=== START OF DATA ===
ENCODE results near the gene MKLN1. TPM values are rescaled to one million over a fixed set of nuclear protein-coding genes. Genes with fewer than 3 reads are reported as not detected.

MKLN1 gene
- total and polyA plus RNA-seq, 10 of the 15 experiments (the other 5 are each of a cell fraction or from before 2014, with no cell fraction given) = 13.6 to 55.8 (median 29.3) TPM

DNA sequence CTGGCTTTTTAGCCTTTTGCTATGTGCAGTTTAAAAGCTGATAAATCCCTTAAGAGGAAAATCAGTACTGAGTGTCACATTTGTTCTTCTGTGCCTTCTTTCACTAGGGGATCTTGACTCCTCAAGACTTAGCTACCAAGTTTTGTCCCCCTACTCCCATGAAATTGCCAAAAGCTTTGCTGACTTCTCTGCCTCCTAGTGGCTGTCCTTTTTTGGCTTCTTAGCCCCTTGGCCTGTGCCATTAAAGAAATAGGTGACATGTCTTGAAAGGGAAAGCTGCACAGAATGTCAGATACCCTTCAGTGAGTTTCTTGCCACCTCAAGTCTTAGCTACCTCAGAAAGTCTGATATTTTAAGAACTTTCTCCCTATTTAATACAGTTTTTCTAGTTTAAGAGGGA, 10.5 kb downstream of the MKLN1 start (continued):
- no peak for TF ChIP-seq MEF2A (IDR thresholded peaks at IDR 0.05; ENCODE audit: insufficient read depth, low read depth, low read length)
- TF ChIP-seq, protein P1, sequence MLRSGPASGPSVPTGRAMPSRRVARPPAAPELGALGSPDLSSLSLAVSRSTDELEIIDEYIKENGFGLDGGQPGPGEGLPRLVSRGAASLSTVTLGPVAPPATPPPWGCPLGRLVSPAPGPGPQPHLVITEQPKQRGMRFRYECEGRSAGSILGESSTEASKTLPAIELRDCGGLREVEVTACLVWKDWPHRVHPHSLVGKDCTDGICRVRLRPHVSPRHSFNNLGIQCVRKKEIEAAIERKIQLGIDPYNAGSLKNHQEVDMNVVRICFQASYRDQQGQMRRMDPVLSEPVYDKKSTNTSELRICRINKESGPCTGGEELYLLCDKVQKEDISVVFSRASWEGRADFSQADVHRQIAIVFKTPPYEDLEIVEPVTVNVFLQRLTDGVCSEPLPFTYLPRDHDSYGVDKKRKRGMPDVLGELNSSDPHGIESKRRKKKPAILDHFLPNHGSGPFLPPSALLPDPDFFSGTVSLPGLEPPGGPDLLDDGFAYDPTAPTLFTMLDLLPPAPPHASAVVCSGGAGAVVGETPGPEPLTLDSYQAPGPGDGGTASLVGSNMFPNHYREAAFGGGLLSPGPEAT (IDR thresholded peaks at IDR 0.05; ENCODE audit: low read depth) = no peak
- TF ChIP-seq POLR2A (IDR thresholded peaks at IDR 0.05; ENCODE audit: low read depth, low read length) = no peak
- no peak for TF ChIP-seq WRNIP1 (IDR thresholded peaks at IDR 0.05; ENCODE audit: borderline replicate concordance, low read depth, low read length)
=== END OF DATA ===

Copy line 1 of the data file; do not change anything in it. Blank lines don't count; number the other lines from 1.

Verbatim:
ENCODE results near the gene MKLN1. TPM values are rescaled to one million over a fixed set of nuclear protein-coding genes. Genes with fewer than 3 reads are reported as not detected.